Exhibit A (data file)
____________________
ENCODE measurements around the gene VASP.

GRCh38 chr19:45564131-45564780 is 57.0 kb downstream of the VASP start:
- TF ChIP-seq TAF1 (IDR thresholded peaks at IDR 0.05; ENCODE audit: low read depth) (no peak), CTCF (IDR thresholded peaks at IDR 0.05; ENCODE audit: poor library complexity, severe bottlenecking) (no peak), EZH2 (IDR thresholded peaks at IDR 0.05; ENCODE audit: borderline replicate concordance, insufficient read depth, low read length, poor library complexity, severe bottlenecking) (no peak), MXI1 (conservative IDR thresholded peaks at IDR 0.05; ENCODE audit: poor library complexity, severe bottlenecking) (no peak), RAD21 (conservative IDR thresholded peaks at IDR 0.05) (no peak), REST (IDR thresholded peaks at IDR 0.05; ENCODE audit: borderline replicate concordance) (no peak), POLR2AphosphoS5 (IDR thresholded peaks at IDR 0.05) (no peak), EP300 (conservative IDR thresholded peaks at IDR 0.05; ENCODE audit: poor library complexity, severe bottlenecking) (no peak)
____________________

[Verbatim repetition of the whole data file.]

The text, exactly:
ENCODE measurements around the gene VASP.

GRCh38 chr19:45564131-45564780 is 57.0 kb downstream of the VASP start:
- TF ChIP-seq TAF1 (IDR thresholded peaks at IDR 0.05; ENCODE audit: low read depth) (no peak), CTCF (IDR thresholded peaks at IDR 0.05; ENCODE audit: poor library complexity, severe bottlenecking) (no peak), EZH2 (IDR thresholded peaks at IDR 0.05; ENCODE audit: borderline replicate concordance, insufficient read depth, low read length, poor library complexity, severe bottlenecking) (no peak), MXI1 (conservative IDR thresholded peaks at IDR 0.05; ENCODE audit: poor library complexity, severe bottlenecking) (no peak), RAD21 (conservative IDR thresholded peaks at IDR 0.05) (no peak), REST (IDR thresholded peaks at IDR 0.05; ENCODE audit: borderline replicate concordance) (no peak), POLR2AphosphoS5 (IDR thresholded peaks at IDR 0.05) (no peak), EP300 (conservative IDR thresholded peaks at IDR 0.05; ENCODE audit: poor library complexity, severe bottlenecking) (no peak)